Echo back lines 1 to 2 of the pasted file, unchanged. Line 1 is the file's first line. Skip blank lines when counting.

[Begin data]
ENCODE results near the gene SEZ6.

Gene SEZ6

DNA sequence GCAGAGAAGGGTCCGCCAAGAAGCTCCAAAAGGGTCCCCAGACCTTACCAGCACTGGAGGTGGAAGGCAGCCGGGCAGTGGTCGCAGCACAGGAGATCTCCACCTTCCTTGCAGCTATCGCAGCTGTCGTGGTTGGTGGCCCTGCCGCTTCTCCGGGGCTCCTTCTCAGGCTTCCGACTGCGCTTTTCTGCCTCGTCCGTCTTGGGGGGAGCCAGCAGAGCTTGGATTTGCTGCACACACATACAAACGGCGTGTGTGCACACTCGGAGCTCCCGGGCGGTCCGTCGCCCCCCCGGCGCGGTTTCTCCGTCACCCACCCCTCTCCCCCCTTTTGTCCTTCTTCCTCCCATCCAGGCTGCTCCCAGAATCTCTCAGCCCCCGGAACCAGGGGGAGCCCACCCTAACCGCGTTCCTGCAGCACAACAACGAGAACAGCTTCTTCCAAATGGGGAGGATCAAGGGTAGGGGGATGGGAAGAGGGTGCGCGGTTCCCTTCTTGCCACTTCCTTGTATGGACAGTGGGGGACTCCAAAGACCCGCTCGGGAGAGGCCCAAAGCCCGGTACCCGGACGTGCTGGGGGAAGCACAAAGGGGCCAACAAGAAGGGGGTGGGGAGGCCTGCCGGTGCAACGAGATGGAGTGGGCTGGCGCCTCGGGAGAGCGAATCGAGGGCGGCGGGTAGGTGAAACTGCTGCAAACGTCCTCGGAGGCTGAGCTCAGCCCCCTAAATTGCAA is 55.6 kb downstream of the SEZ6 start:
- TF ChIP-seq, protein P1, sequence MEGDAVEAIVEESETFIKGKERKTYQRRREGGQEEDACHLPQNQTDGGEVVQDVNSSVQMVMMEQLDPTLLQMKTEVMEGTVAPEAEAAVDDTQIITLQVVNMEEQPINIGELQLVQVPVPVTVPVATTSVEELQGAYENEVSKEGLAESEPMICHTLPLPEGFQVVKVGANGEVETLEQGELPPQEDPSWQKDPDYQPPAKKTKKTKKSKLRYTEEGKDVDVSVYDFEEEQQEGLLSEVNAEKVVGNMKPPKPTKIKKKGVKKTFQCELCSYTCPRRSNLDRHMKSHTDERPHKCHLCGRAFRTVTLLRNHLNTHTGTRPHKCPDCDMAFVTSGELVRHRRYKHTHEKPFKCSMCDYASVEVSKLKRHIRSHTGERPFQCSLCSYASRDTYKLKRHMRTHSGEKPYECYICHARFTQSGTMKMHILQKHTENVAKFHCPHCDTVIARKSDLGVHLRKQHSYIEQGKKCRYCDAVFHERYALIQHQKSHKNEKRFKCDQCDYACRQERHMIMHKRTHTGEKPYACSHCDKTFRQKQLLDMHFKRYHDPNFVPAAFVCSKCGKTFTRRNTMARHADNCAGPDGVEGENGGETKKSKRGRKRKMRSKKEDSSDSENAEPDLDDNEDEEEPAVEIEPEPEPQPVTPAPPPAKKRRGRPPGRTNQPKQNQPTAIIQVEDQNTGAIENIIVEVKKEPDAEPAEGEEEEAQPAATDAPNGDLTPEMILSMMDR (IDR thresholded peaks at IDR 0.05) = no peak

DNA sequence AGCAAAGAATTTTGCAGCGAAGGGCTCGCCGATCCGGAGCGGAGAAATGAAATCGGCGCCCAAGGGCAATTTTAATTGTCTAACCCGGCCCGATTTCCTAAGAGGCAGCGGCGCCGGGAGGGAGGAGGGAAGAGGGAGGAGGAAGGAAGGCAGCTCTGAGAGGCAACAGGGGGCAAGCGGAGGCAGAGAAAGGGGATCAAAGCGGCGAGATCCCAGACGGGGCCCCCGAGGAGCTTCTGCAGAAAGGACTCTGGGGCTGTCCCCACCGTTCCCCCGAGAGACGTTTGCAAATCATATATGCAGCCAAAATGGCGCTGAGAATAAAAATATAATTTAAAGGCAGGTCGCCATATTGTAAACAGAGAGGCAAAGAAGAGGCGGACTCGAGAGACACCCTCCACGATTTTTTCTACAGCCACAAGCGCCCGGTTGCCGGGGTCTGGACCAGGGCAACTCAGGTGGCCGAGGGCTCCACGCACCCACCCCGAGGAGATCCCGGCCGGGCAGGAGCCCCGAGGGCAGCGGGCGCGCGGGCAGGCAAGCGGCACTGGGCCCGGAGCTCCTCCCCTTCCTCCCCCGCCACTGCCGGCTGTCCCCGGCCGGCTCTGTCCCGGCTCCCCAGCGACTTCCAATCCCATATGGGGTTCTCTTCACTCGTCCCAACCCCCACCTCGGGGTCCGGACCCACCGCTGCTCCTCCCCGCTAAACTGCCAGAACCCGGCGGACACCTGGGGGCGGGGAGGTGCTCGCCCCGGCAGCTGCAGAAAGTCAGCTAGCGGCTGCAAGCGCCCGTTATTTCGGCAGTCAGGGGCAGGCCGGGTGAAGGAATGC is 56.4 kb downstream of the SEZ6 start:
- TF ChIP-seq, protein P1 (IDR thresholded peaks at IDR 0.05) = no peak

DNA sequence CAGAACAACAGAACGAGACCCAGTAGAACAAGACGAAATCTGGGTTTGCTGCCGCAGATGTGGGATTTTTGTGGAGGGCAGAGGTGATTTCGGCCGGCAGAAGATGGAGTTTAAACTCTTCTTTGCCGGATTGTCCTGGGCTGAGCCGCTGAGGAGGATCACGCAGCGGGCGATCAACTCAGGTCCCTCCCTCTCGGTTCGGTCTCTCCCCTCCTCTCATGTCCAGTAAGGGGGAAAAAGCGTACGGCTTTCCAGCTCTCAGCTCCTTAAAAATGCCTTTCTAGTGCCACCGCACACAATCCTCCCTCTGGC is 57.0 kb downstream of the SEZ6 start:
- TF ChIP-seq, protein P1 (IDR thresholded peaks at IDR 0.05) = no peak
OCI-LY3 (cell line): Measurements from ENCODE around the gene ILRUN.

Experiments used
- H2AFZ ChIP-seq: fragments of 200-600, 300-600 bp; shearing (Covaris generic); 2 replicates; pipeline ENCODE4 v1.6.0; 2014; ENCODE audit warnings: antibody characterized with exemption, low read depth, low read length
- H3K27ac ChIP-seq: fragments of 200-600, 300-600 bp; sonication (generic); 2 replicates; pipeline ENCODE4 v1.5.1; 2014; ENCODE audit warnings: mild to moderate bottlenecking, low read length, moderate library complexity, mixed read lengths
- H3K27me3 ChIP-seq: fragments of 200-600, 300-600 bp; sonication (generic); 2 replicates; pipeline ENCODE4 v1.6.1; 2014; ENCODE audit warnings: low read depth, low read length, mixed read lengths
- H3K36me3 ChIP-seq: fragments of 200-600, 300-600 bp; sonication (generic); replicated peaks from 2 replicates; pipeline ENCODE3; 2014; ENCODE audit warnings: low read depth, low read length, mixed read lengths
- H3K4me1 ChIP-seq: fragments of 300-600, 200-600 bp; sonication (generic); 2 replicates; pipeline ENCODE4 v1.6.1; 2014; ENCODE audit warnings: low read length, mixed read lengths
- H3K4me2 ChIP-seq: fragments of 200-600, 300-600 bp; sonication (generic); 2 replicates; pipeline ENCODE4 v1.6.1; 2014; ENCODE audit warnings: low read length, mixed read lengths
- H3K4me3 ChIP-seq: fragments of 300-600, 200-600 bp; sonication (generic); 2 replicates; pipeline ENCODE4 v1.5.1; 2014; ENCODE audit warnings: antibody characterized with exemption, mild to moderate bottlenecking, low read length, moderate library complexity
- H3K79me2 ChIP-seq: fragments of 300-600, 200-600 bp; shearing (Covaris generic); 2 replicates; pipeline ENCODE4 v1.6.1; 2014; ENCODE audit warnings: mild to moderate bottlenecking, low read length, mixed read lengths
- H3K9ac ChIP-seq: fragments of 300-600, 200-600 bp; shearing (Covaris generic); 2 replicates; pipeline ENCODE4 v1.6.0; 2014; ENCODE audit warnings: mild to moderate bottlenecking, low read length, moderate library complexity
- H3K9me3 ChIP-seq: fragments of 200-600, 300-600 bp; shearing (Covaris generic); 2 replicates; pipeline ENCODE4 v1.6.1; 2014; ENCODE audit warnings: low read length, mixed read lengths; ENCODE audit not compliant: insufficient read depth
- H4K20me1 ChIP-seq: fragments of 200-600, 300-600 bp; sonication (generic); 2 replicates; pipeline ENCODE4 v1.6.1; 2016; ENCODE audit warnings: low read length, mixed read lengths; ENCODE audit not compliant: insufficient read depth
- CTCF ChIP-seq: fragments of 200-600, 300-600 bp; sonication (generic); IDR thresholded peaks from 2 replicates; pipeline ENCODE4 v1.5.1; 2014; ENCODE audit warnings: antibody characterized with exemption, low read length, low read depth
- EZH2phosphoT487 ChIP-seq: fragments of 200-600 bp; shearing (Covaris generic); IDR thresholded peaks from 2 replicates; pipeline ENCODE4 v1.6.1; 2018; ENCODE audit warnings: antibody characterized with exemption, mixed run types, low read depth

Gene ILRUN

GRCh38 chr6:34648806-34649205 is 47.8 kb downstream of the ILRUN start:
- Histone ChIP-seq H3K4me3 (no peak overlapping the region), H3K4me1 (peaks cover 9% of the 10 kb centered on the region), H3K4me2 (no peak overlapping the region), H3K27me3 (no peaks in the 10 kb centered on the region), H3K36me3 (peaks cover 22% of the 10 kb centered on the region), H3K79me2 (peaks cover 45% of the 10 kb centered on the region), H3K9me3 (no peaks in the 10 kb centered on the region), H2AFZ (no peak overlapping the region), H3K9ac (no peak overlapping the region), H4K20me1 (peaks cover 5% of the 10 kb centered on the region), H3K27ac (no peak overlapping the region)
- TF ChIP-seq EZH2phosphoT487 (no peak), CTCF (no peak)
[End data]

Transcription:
ENCODE results near the gene SEZ6.

Gene SEZ6